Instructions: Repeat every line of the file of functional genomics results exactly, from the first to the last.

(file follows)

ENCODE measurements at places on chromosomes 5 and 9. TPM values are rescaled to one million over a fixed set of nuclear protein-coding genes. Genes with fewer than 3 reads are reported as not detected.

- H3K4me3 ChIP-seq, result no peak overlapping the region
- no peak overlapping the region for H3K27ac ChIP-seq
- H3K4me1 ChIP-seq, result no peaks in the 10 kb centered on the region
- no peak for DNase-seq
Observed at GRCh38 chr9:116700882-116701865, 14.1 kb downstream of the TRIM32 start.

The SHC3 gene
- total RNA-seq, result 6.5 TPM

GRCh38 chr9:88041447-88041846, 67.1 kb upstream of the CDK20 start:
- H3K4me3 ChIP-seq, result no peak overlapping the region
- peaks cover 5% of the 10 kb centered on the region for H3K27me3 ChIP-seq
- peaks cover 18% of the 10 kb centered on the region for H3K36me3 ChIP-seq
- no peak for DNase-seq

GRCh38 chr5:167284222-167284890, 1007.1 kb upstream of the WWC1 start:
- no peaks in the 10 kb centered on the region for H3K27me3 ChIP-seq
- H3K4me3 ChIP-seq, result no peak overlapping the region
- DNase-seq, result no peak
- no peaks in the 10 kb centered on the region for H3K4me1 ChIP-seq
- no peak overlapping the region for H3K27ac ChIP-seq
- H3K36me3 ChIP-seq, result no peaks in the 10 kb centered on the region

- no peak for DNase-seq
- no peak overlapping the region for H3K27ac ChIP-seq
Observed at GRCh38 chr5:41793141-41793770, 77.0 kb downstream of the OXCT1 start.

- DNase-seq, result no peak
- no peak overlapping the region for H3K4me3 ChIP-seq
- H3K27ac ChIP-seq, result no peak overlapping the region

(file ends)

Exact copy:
ENCODE measurements at places on chromosomes 5 and 9. TPM values are rescaled to one million over a fixed set of nuclear protein-coding genes. Genes with fewer than 3 reads are reported as not detected.

- H3K4me3 ChIP-seq, result no peak overlapping the region
- no peak overlapping the region for H3K27ac ChIP-seq
- H3K4me1 ChIP-seq, result no peaks in the 10 kb centered on the region
- no peak for DNase-seq
Observed at GRCh38 chr9:116700882-116701865, 14.1 kb downstream of the TRIM32 start.

The SHC3 gene
- total RNA-seq, result 6.5 TPM

GRCh38 chr9:88041447-88041846, 67.1 kb upstream of the CDK20 start:
- H3K4me3 ChIP-seq, result no peak overlapping the region
- peaks cover 5% of the 10 kb centered on the region for H3K27me3 ChIP-seq
- peaks cover 18% of the 10 kb centered on the region for H3K36me3 ChIP-seq
- no peak for DNase-seq

GRCh38 chr5:167284222-167284890, 1007.1 kb upstream of the WWC1 start:
- no peaks in the 10 kb centered on the region for H3K27me3 ChIP-seq
- H3K4me3 ChIP-seq, result no peak overlapping the region
- DNase-seq, result no peak
- no peaks in the 10 kb centered on the region for H3K4me1 ChIP-seq
- no peak overlapping the region for H3K27ac ChIP-seq
- H3K36me3 ChIP-seq, result no peaks in the 10 kb centered on the region

- no peak for DNase-seq
- no peak overlapping the region for H3K27ac ChIP-seq
Observed at GRCh38 chr5:41793141-41793770, 77.0 kb downstream of the OXCT1 start.

- DNase-seq, result no peak
- no peak overlapping the region for H3K4me3 ChIP-seq
- H3K27ac ChIP-seq, result no peak overlapping the region